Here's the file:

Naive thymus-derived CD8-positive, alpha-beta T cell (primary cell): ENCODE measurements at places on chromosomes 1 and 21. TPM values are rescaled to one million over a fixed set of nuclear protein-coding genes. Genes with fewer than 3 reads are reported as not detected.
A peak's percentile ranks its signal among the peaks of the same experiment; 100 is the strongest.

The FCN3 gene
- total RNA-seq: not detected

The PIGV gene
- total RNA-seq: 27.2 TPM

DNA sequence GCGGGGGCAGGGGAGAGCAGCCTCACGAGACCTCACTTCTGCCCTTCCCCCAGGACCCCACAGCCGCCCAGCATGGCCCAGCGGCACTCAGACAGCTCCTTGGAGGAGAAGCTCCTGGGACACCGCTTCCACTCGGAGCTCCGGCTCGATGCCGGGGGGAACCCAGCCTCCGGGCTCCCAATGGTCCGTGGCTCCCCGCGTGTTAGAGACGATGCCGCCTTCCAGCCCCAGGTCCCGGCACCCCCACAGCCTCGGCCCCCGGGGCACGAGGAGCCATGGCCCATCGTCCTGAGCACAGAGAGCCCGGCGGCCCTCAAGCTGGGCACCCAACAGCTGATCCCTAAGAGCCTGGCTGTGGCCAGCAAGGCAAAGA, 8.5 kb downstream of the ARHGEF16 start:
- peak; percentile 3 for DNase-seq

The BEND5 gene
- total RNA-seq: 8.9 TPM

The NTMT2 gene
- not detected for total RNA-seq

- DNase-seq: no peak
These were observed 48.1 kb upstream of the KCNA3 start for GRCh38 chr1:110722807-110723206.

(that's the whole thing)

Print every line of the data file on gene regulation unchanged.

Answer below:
Naive thymus-derived CD8-positive, alpha-beta T cell (primary cell): ENCODE measurements at places on chromosomes 1 and 21. TPM values are rescaled to one million over a fixed set of nuclear protein-coding genes. Genes with fewer than 3 reads are reported as not detected.
A peak's percentile ranks its signal among the peaks of the same experiment; 100 is the strongest.

The FCN3 gene
- total RNA-seq: not detected

The PIGV gene
- total RNA-seq: 27.2 TPM

DNA sequence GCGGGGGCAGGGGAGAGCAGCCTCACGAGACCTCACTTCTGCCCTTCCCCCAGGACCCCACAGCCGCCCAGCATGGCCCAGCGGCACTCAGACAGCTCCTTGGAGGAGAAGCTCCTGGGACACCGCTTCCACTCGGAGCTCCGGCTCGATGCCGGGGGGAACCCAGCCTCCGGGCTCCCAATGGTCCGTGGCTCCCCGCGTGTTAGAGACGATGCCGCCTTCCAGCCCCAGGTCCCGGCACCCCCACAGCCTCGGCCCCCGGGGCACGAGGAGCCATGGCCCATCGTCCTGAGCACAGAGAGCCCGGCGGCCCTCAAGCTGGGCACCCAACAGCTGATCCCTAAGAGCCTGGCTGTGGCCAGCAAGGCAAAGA, 8.5 kb downstream of the ARHGEF16 start:
- peak; percentile 3 for DNase-seq

The BEND5 gene
- total RNA-seq: 8.9 TPM

The NTMT2 gene
- not detected for total RNA-seq

- DNase-seq: no peak
These were observed 48.1 kb upstream of the KCNA3 start for GRCh38 chr1:110722807-110723206.